I don’t seem to be doing well about sharing a lot of material with the CNI-announce list in a timely way, but here I’ll try to catch up with a number of very diverse items that may be of interest to readers. This is not only eclectic, but long, which is a measure of how far behind I’ve gotten. Also look forward to more in the coming days as I (hopefully) dig out.
First off, the Association of Research Libraries has produced a very useful high-level discussion of controlled unclassified information and related policy issues in the US. This has very close connections to the Executive Roundtable report on “Science Nationalism” that CNI produced after our December 202 virtual member meeting, which can be found on our website. (Disclosure: I helped out a bit on this paper.) For the ARL report, see:
At the end of April (!) Europeana hosted an interesting webinar, “Not in Public Ownership, but Available for Public Use” which considered what might be done with digital copies of (presumably out of copyright) artwork that is being deaccessioned by museums. This caught my attention because I’ve been arguing for at least 20 years that museums in the United States should be legally required to place high-quality digital copies of out-of-copyright works in the public domain before they deaccession them. At least in the US, it would seem that we have a legal and regulatory framework to make this possible (presumably through states Attorneys General), and it’s shocking to me that organizations like AAMD haven’t mandated this as part of their deaccessioning guidelines as well, particularly in light of the ghastly spate of deaccessioning that is currently taking place. The Europeana presentation, by Bernadine Brocker Wieder, looks at some additional dimensions of this issue,
including the possible role of Nonfungible Tokens (NFT), a discussion I found quite confusing. But interesting viewing. See
Our colleagues at Jisc have recently put out a white paper on open access monographs. This seems to be an emerging objective for various funders, particularly in Europe. They’ve shared a blog post that gives some very helpful background as well as pointers to the white paper and some earlier publications.
The Society of American Archivists (SAA) has made a recording of a recent discussion “The Future of Archives: Collecting in Time of Crisis” available for viewing. This is an issue that I think is emerging to be of central importance. We’ve explored aspects of this at CNI meetings, looking at projects like Documenting the Now and the work to capture the Occupy Wall Street movement. This is a very complex multidimensional challenge without straightforward answers. I hope that we’ll explore these issues in more detail in future CNI events. See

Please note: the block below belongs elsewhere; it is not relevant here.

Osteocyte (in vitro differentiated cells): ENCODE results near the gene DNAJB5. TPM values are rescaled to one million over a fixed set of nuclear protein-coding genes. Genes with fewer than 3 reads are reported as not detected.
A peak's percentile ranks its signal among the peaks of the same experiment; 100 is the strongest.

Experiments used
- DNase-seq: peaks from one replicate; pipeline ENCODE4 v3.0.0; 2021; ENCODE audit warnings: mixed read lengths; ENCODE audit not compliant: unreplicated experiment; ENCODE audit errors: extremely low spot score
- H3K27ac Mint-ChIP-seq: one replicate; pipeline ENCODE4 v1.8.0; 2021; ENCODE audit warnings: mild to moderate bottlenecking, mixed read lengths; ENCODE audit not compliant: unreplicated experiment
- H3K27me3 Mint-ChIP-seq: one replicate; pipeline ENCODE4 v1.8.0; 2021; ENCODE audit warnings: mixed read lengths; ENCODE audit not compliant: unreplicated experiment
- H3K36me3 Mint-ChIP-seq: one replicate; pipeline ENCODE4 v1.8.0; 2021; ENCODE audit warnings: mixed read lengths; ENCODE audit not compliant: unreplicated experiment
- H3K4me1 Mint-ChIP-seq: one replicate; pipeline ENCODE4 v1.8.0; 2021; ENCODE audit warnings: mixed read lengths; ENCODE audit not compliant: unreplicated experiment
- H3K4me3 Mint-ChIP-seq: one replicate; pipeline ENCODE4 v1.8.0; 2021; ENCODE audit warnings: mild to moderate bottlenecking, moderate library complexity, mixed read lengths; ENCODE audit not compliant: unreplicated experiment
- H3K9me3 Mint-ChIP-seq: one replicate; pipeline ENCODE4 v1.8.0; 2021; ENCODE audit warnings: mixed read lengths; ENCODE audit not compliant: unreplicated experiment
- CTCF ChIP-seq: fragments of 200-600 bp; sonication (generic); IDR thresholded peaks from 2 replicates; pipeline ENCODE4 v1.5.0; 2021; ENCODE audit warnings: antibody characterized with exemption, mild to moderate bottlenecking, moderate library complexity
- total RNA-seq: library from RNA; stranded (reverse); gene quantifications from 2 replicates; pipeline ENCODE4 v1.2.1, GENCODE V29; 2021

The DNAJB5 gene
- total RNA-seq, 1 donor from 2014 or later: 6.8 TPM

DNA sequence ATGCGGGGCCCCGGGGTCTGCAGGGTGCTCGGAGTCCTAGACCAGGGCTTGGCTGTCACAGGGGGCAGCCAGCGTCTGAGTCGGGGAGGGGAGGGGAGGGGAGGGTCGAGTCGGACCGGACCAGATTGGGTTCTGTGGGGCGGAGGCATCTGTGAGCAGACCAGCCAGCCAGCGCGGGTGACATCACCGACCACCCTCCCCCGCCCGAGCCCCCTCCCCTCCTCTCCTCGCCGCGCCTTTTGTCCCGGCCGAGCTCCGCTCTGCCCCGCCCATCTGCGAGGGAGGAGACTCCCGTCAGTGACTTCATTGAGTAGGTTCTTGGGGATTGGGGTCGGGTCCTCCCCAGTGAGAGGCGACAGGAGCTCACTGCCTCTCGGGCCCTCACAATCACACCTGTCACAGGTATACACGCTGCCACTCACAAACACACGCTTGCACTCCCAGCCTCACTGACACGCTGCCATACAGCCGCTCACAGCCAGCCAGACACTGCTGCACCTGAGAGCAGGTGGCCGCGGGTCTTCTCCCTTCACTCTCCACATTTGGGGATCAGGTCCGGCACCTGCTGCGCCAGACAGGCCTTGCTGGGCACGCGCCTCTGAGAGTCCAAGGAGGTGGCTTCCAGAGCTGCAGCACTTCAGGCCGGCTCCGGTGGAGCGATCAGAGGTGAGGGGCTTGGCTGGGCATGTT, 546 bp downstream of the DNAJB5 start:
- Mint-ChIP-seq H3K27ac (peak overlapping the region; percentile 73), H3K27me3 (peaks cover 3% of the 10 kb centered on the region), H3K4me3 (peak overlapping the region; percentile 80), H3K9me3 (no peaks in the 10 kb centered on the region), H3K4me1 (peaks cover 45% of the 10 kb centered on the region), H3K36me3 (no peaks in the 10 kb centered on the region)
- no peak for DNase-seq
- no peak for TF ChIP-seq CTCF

The US National Academies is holding a three-part series “The Revolution in Intelligence Affairs” in conjunction with the Office of the Director of National Intelligence. The first session, on Technological Drivers, took place on April 28, and the recording is available. There’s a lot of interesting material in here that I suspect many, perhaps most, CNI-announce readers are unaware of — for example, the “GEOINT singularity” as space-based earth imaging expands, or the interactions between machine learning and counterintelligence. Links are here, as well as information about the upcoming second and third parts of the series.
I’ll also just mention the National Academies report on the impact of the pandemic on women in STEMM (Science, Technology, Engineering, Mathematics and Medicine), which was released some time ago. It’s really bad news. See
which also includes a pointer to video of a webinar of the announcement event (which I watched; it’s grim viewing).
There’s a very interesting emerging initiative from NSF called the “Internet of Samples” which deals with cyberinfrastructure to deal with the management and sharing of materials samples. I hope to get a report on this for a future CNI event. A good short summary with pointers to the key materials is at
Finally, a very interesting recent proposal for a National Discovery Cloud from the Community Computing Consortium; the work has been led by Ian Foster, who has done a great deal of important and visionary work that will be familiar to many CNI-announce readers. This is a potentially important set of ideas about research and public cyberinfrastructure that I again hope we can explore at CNI in future. The paper is not long, and is well worth reading. See